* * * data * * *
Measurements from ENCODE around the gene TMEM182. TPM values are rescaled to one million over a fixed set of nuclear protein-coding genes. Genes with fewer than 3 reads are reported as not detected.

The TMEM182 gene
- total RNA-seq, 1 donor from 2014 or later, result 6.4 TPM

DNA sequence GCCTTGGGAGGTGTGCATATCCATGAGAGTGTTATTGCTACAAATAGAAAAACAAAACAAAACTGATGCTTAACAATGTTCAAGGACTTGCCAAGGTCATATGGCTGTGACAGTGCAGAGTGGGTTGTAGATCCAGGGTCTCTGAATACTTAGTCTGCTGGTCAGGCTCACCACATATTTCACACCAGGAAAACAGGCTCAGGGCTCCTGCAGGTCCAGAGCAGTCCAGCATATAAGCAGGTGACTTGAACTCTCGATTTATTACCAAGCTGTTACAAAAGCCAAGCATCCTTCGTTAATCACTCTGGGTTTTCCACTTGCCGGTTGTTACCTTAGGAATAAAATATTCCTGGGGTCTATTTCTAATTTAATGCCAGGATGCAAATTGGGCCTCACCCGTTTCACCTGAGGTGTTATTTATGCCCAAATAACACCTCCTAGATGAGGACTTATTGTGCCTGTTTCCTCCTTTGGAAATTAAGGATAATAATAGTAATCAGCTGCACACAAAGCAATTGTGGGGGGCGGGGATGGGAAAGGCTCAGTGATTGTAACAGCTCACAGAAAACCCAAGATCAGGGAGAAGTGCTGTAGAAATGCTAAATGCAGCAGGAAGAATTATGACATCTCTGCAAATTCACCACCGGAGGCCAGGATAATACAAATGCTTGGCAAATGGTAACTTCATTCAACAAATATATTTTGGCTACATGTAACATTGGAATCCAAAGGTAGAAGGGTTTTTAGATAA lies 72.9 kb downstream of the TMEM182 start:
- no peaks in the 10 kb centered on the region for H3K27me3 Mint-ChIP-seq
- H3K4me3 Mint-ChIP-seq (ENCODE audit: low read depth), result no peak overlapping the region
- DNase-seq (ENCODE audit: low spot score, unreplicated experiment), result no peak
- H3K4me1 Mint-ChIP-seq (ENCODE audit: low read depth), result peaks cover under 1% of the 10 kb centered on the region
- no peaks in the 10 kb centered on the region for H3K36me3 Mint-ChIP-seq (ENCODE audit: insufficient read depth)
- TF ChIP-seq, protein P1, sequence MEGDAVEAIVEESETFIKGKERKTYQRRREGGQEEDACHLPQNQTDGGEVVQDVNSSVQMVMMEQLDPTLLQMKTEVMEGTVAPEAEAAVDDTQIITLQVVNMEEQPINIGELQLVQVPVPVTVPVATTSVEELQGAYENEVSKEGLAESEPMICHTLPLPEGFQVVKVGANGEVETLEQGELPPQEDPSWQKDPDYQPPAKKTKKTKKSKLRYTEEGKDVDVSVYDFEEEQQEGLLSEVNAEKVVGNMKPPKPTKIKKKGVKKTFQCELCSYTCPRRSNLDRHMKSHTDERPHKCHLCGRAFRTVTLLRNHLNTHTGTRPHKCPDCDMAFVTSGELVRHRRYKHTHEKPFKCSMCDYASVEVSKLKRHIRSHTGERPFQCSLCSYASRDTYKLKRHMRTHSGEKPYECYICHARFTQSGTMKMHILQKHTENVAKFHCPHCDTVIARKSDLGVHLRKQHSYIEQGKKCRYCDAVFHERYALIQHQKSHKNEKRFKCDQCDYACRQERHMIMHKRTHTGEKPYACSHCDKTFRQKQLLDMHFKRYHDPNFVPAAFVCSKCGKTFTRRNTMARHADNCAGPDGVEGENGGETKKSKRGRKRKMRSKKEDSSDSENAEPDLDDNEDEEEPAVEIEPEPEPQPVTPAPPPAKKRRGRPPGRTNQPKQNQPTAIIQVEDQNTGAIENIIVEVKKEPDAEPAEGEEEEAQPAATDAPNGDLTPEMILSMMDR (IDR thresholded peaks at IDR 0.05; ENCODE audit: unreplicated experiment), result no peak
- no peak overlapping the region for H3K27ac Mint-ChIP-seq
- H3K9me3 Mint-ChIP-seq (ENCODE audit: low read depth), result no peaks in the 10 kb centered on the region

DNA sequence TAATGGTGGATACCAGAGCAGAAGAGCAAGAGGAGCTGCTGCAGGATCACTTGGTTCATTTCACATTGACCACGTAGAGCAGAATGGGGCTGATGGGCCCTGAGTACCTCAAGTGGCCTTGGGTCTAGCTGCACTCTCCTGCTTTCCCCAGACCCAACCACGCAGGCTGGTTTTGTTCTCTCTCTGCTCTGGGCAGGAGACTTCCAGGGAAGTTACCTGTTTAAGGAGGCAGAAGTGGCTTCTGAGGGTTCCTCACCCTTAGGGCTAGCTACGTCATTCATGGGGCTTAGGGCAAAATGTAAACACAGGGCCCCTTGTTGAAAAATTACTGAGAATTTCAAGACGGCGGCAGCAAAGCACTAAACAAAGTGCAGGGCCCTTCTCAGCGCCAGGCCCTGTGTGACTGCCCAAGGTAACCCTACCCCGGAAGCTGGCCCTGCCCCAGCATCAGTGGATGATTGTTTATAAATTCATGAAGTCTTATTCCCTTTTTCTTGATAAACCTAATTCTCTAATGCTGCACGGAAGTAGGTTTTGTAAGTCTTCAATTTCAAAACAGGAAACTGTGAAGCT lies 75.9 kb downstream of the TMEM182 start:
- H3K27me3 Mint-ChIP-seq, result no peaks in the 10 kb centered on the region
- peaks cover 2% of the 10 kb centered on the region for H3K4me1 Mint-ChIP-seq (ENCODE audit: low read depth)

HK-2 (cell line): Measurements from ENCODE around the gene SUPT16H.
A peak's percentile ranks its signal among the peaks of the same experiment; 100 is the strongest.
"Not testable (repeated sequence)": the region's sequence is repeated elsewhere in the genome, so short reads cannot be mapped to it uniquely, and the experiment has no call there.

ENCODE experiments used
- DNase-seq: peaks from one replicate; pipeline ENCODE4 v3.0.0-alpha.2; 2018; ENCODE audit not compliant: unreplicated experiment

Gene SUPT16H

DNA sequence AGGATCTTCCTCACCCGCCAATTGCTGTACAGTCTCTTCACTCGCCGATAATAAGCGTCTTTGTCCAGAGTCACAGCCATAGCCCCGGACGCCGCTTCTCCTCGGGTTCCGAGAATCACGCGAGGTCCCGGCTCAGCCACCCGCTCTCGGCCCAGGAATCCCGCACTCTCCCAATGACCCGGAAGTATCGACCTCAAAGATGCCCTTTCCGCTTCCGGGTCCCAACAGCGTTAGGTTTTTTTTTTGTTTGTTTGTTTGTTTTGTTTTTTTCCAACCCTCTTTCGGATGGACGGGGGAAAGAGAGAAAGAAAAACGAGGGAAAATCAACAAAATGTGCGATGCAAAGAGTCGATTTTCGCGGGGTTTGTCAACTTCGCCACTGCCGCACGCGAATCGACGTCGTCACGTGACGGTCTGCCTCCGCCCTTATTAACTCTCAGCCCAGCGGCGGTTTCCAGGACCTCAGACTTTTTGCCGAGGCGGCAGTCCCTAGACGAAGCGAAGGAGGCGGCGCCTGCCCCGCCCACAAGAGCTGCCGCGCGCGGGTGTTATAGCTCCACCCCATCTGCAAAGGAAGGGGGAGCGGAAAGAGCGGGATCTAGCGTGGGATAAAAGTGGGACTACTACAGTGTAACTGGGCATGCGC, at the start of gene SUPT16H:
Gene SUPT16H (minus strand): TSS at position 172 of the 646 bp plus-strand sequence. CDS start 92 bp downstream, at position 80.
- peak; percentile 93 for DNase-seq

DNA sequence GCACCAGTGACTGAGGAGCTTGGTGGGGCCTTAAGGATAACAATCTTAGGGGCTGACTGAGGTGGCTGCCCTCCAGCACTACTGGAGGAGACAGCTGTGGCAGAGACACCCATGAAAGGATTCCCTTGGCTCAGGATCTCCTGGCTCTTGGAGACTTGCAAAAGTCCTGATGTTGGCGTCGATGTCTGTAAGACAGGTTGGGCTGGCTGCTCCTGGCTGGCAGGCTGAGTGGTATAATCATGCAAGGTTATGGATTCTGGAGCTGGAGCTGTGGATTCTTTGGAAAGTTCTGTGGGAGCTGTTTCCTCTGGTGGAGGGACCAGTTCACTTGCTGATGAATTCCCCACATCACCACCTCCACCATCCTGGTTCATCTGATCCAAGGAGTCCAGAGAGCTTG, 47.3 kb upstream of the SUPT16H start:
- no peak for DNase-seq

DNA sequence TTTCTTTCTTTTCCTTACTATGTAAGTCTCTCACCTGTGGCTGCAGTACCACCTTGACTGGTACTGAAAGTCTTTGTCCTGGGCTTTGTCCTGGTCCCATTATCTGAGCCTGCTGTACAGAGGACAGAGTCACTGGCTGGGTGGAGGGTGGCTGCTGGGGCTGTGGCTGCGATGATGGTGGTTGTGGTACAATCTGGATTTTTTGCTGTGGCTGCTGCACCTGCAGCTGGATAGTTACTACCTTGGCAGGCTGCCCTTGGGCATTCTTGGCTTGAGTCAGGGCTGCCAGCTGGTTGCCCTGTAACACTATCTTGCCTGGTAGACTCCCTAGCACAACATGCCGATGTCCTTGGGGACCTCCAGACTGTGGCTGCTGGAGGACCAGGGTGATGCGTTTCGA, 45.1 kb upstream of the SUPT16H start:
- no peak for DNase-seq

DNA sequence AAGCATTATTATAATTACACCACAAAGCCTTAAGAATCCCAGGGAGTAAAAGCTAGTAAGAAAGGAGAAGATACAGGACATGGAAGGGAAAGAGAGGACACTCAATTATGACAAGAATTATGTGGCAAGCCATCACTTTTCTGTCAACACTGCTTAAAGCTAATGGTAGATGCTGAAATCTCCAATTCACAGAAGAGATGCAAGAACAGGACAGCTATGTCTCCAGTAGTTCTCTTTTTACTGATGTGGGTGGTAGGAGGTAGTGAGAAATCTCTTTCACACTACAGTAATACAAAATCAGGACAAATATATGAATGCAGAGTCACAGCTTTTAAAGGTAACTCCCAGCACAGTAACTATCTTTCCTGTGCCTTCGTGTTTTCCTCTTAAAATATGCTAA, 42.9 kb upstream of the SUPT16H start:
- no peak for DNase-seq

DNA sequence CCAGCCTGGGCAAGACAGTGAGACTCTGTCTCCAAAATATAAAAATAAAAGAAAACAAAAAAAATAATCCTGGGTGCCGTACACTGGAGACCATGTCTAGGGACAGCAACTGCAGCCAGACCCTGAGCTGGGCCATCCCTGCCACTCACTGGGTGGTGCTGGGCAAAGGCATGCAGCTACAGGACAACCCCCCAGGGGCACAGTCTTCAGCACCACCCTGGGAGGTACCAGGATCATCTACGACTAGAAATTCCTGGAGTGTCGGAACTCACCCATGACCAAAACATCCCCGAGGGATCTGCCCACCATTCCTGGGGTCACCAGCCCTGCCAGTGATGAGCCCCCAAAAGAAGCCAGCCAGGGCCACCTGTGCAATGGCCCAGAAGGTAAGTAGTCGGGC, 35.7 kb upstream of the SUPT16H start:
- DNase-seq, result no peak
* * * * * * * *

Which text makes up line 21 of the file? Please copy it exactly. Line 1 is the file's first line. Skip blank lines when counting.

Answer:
Gene SUPT16H